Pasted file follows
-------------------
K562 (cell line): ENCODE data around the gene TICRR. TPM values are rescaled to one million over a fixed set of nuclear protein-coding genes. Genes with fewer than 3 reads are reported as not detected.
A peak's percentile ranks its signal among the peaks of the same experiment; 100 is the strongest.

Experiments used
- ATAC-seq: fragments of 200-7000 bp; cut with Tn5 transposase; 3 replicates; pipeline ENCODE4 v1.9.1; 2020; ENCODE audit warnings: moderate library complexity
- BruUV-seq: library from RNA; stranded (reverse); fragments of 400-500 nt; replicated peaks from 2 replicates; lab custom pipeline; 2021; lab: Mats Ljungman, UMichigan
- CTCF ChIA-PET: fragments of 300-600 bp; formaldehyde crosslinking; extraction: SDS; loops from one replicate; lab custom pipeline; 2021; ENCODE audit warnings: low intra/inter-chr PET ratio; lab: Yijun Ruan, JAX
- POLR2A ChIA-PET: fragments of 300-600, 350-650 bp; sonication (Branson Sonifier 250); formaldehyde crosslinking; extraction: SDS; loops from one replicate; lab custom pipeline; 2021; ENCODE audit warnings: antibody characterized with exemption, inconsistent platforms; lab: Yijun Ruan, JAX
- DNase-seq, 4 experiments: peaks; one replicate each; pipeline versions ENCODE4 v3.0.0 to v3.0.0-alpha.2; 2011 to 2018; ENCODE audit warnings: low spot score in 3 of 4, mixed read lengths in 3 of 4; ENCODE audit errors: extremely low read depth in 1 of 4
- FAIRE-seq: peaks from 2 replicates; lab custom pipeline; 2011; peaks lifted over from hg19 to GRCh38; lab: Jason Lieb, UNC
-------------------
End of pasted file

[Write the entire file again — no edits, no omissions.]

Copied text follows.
K562 (cell line): ENCODE data around the gene TICRR. TPM values are rescaled to one million over a fixed set of nuclear protein-coding genes. Genes with fewer than 3 reads are reported as not detected.
A peak's percentile ranks its signal among the peaks of the same experiment; 100 is the strongest.

Experiments used
- ATAC-seq: fragments of 200-7000 bp; cut with Tn5 transposase; 3 replicates; pipeline ENCODE4 v1.9.1; 2020; ENCODE audit warnings: moderate library complexity
- BruUV-seq: library from RNA; stranded (reverse); fragments of 400-500 nt; replicated peaks from 2 replicates; lab custom pipeline; 2021; lab: Mats Ljungman, UMichigan
- CTCF ChIA-PET: fragments of 300-600 bp; formaldehyde crosslinking; extraction: SDS; loops from one replicate; lab custom pipeline; 2021; ENCODE audit warnings: low intra/inter-chr PET ratio; lab: Yijun Ruan, JAX
- POLR2A ChIA-PET: fragments of 300-600, 350-650 bp; sonication (Branson Sonifier 250); formaldehyde crosslinking; extraction: SDS; loops from one replicate; lab custom pipeline; 2021; ENCODE audit warnings: antibody characterized with exemption, inconsistent platforms; lab: Yijun Ruan, JAX
- DNase-seq, 4 experiments: peaks; one replicate each; pipeline versions ENCODE4 v3.0.0 to v3.0.0-alpha.2; 2011 to 2018; ENCODE audit warnings: low spot score in 3 of 4, mixed read lengths in 3 of 4; ENCODE audit errors: extremely low read depth in 1 of 4
- FAIRE-seq: peaks from 2 replicates; lab custom pipeline; 2011; peaks lifted over from hg19 to GRCh38; lab: Jason Lieb, UNC